Across much of Europe the trend is the same - even if the sums are not as large in all countries - as parents set aside more and more income to give their children an extra leg-up on state-provided education, the European Union report shows.
As well as highlighting the vast sums being spent on "shadow education," the paper underlines how the trend is deepening inequalities in Europe, with the children of wealthier parents tending to receive more extra tuition, creating divisions that could have long-term social implications.
"Shadow education has reached such a scale, and has such strong implications for social equity, the knowledge economy, the work of schools, and the lives of children and families, that it must be addressed," wrote Mark Bray, author of 'The Challenge of Shadow Education', released last week.
The report, which pulls together research conducted in separate countries over the past four years, shows that France's shadow education sector was worth €2.2 billion in 2007 and was estimated to be growing at about 10% a year.
In Germany, an estimated €900 million to €1.5 billion is spent on tutoring each year, with most of that on secondary-level education assistance. In France and Belgium, tuition fees can be more than €30 an hour.
In southern Europe, where state education systems tend to trail behind those in the north, there is a strong trend of extra schooling, with parents in Cyprus, Greece, Spain and Portugal all spending large quantities on their children, although the benefits tend to accrue to those from wealthier families.
Even in Scandinavia, which frequently tops global league tables for state education, extra tuition is on the increase.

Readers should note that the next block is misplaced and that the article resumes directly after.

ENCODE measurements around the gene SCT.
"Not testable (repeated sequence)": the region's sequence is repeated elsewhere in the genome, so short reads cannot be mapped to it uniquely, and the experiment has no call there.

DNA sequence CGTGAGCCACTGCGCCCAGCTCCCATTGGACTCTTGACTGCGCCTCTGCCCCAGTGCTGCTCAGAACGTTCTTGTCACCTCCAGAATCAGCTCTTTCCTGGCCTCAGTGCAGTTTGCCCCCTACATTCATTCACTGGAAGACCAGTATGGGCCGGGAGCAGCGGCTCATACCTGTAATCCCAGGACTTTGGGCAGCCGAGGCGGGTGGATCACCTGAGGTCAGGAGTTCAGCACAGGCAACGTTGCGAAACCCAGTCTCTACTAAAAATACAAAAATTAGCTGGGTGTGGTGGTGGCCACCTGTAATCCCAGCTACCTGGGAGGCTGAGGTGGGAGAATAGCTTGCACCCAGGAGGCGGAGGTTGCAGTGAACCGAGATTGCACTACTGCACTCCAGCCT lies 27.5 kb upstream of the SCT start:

"Private tutoring is much less about pupils who are in real need of help that they cannot find at school and much more about maintaining the competitive advantages of the already successful and privileged," said Jan Truszczynski, head of the European Commission's department of education and culture, which commissioned the report.
Multi-billion euro industry
The study found most private tuition was pursued by wealthy and usually urban families instead of the working class. In some countries private tutoring is common among families who already pay for private schooling, deepening socio-economic divides.
"If left to market forces, tutoring maintains and exacerbates inequalities," Bray said the report. "Families with higher income can afford both greater quantities and better qualities of tutoring."
As well as the socio-economic impacts, the report highlights how much of a growing business shadow education has become.
In France, Belgium, Britain, Ireland and elsewhere, companies have grown up to provide extra home-based schooling.
"The tutoring industry is an expanding source of employment as well as a way for many mainstream teachers to earn supplementary incomes," Truszczynski said. "This appears to be one reason why both governments and trade unions tend to avoid the subject."
Despite the billions paid out for private tutors, many nations leave it unregulated, so tutoring frequently occurs outside the realm of government taxation, the study said.
Tutoring is considered so important that Cypriot and Greek parents' private tuition spending matches 20% of their governments' public education spending, the report said.
EurActiv with Reuters